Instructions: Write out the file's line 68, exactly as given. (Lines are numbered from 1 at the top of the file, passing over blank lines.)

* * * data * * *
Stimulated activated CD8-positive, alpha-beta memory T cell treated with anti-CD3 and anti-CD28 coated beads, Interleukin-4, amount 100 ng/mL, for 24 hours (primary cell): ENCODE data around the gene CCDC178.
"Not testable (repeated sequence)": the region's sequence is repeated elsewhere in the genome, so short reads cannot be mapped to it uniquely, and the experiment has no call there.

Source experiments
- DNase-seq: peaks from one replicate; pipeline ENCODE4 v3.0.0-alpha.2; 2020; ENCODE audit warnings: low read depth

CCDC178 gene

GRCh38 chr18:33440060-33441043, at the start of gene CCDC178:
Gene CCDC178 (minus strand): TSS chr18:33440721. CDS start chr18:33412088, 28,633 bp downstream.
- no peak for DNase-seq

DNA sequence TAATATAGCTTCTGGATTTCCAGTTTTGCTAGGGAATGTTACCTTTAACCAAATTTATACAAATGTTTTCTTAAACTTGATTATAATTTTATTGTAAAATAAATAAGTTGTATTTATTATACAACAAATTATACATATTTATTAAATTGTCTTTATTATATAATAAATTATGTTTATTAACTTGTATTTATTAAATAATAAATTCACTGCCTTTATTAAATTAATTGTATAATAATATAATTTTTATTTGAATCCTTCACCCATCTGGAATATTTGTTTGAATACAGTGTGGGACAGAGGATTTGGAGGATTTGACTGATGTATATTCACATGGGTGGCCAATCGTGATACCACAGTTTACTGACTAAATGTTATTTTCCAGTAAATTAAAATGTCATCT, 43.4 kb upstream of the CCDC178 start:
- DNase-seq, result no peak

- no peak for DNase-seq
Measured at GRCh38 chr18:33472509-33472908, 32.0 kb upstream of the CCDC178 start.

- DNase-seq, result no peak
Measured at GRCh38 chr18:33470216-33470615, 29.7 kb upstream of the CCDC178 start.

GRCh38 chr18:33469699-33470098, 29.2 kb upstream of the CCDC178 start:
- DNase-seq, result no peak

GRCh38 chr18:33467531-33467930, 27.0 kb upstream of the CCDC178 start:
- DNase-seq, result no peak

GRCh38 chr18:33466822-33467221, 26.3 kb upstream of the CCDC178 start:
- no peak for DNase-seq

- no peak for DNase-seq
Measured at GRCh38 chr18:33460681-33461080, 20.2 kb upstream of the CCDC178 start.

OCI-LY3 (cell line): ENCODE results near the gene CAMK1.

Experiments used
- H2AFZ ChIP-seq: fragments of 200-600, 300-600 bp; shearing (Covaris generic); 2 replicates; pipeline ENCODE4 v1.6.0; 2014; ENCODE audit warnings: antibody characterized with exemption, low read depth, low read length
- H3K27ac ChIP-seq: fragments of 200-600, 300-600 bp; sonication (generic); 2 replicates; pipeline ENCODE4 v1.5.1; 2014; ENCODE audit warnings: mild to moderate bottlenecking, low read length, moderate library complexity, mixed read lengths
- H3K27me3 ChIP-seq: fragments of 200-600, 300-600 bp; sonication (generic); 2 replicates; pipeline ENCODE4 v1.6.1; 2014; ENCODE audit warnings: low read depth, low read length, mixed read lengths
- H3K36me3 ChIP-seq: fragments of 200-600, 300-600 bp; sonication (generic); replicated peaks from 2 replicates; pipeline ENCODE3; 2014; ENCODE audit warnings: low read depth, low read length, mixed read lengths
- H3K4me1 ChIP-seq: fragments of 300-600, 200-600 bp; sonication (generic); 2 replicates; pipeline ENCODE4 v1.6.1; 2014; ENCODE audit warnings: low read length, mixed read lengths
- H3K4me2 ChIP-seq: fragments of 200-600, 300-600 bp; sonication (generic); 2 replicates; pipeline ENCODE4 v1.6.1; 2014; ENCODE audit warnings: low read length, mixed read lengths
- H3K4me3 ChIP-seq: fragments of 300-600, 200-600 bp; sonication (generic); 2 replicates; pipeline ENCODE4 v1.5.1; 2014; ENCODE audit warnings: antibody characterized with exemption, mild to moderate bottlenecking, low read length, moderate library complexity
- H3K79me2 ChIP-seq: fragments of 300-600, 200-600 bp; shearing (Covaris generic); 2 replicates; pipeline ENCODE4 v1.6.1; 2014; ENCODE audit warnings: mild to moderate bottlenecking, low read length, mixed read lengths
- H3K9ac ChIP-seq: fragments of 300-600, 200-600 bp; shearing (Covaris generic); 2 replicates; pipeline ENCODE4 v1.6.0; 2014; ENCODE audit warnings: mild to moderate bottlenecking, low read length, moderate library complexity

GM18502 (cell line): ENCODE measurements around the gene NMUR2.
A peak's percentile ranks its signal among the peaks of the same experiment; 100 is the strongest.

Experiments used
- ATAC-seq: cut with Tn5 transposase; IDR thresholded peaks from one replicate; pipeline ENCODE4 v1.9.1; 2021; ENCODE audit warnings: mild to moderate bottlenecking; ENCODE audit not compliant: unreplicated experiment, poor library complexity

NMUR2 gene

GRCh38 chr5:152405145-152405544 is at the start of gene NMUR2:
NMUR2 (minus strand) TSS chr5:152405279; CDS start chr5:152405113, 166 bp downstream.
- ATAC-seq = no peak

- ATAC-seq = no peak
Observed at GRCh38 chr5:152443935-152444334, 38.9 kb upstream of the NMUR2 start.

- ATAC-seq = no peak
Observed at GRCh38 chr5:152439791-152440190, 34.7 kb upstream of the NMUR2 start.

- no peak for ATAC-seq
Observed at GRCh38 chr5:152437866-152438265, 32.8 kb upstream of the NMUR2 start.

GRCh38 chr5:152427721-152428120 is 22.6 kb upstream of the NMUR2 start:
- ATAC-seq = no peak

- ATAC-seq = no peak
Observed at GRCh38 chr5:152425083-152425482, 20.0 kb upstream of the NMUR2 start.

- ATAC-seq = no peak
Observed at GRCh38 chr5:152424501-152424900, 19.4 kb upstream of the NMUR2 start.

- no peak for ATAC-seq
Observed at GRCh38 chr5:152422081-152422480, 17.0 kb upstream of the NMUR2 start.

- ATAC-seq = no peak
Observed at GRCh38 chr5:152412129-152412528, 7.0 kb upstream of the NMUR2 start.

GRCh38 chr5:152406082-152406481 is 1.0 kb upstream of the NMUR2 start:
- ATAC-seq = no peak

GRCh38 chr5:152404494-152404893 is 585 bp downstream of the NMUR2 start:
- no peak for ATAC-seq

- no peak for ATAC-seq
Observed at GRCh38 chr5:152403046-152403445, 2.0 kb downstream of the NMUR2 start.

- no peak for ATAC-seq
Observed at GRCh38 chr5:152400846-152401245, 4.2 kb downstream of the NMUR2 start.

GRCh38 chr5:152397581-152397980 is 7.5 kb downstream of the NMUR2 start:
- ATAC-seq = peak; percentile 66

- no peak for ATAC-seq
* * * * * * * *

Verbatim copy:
- no peak for ATAC-seq